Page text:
I, along with most “upper youth” folks, am aware that some prescription medications can be dangerous if taken in the wrong dosages or in contradiction with other prescribed medications. However, it’s those stupid childproof caps that are likely to do me in.

I understand the safety issues that prompted their invention. I won’t argue that they serve a good and worthwhile purpose, but only in homes where children are routinely present and seniors don’t prevail. Personally, I don’t know how much longer I can stand the exasperation involved in taking my daily procession of medications knowing that by the time I manage to break into the bottle, there’s a good chance I’ll be ready for the next scheduled dosage.

To further complicate matters, I’m having trouble maintaining the hand-strength necessary to actually open the containers. I’d have about as much luck cracking open walnuts with my bare hands.

I finally convinced myself that it wasn’t just me having the problem, so to test my theory I drove to a nearby pharmacy several days ago and asked one of the younger pharmacists to open a pill bottle that I pulled out of my pocket. He gave me that all-too-common look implying, “Oh good, you’re one of those muscularly challenged seniors,” and agreed to pop it open without a hint of a challenge.

Uh-huh, go ahead buckaroo; I can’t wait to see the secret lid twist he’ll use that I’ve been missing all these years. After a couple of minutes into his surprising confrontation, he looked up and asked me to have a seat; he’d be right back, he noted. Because I’ve been using this pharmacy for a while and I trust its pharmacy staff, I quickly agreed to hang around. I assumed he needed to handle a more pressing medical issue, but he seemed to be a bit stymied as he walked away muttering to the bottle under his breath and straining to twist off the lid. I knew the feeling, and I wished him luck.

He returned in about five minutes with my defiantly sealed bottled clutched in his hand and the cap remaining in place. He told me that this particular bottle was, in fact, proving more difficult to open than acceptable or usual from this manufacturer, and he would be glad to replace the entire container for me. I didn’t need or want another little opaque orange bottle on my medicine cabinet shelf; I just wanted to break the secret cap removal code for future use on other similar bottles.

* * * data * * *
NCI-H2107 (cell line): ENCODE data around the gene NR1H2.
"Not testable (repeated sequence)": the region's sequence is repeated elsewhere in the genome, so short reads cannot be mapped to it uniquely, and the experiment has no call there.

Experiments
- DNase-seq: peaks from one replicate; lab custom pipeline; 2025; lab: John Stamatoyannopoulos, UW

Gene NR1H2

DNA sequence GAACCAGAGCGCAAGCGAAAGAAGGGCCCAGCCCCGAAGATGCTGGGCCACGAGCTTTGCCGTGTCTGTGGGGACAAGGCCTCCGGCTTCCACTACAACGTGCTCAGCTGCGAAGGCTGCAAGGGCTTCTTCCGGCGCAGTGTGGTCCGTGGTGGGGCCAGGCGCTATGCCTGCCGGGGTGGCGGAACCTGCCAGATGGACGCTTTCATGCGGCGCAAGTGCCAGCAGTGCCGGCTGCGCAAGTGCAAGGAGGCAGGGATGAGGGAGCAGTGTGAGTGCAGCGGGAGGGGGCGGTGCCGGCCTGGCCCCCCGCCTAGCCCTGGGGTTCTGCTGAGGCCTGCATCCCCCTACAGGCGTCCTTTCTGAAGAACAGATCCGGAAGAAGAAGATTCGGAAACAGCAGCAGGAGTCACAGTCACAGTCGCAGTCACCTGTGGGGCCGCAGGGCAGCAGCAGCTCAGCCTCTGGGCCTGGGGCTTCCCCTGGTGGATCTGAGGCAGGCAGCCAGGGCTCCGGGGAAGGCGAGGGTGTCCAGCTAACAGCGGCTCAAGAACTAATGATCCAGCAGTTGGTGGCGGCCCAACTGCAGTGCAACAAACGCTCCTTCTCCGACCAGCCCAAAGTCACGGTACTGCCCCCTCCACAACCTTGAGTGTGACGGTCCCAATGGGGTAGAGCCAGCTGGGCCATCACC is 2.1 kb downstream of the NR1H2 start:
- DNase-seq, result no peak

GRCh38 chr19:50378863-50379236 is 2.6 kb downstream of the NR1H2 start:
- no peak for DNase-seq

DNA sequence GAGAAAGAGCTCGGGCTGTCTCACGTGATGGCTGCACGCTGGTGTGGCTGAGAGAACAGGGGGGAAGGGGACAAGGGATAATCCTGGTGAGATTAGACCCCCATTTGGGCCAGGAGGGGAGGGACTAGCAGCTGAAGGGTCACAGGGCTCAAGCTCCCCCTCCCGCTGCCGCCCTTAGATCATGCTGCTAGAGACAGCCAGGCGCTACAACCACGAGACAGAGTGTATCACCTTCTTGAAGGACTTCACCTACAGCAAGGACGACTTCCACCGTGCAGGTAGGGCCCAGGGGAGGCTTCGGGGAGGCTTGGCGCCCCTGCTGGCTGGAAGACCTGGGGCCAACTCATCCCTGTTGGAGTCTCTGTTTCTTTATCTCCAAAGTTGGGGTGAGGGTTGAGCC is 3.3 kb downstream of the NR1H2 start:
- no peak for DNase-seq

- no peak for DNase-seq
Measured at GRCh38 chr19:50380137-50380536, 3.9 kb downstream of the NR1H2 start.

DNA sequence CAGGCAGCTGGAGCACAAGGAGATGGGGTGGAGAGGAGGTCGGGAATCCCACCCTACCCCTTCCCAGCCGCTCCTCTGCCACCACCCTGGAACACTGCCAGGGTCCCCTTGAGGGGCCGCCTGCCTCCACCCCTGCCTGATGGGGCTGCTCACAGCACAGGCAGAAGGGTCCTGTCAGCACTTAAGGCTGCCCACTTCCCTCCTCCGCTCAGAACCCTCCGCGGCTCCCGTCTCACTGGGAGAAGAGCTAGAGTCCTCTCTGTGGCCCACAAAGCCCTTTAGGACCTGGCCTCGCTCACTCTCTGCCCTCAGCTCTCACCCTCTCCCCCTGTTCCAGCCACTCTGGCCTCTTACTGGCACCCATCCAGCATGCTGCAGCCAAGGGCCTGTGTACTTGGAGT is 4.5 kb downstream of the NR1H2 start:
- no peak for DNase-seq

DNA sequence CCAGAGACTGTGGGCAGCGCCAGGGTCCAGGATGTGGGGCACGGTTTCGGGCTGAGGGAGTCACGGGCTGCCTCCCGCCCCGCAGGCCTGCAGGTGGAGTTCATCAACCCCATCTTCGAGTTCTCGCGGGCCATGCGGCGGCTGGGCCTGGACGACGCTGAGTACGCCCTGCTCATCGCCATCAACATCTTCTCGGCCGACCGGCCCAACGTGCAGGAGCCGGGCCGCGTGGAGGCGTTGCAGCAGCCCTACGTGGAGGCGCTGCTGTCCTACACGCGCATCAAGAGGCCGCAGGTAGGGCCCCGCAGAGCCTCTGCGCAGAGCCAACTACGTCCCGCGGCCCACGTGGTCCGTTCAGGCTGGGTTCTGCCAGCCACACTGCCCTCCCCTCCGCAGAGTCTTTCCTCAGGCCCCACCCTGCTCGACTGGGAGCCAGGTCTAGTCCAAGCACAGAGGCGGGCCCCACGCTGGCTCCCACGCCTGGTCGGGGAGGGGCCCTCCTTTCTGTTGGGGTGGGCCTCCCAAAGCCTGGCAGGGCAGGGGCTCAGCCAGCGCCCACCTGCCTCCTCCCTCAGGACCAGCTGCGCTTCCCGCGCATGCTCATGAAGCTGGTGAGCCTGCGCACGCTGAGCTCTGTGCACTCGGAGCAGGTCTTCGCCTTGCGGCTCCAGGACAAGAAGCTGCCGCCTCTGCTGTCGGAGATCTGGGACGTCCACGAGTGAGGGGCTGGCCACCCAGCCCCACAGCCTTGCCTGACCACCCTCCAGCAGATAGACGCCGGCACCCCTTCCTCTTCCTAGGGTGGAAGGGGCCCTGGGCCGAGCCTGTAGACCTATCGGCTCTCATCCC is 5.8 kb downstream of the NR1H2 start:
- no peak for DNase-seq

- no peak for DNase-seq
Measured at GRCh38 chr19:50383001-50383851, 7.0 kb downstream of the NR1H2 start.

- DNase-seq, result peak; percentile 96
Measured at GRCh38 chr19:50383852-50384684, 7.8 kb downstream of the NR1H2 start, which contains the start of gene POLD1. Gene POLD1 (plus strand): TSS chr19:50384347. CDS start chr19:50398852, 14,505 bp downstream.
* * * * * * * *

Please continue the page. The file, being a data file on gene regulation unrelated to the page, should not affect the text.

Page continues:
Much to his dismay, I pulled two more containers from my pocket for his inspection and opening pleasure. To his mounting disappointment, each of the tops defied the “young guy” removal expertise. I explained that getting the medication out of most prescription bottles is habitually an exasperating, unacceptable ordeal, especially for us somewhat muscularly diminished types. Imagine how many elderly folks simply miss their scheduled medication dosages because they can’t liberate the pills from the container. From my perspective, this serious health-maintenance issue needs immediate attention and it should be prompted by those directly involved with the initial loading and dispensing procedure – the pharmacists.

He told me he’d look into the matter and then make specific recommendations regarding the redesign of prescription bottle lids for seniors. That’s nice, but I needed an interim measure for handling this problem today. Needless to say, he was stumped for the moment but hastily dug into his cranial vault for a quick answer. Aha, he had the solution – a seven-day pill dispenser that offers user-friendly flaps that snap open and shut with the moderate pressure of a thumb and forefinger. That sounded good, but I had to ask about the airtight properties that can damage some prescription medications stored in less-than-securely-sealed containers. That’s when my pharmaceutical friend promptly displayed that “I’m stumped by the old guy” look on his face.

I couldn’t make him suffer too long so I offered my personal interim solution, the multi-purpose zipper-lock storage baggie. My wife uses these transparent trouble-solvers for everything from storing tea bags to securing emergency purse cookies for those times when the sudden need for a chocolate chip becomes a crisis.

I’m sure it made the pharmacist’s day when I told him I’d be back in a week or so to hear his permanent, professional solution. That’s okay; it’s fun to keep these young professionals on their toes.

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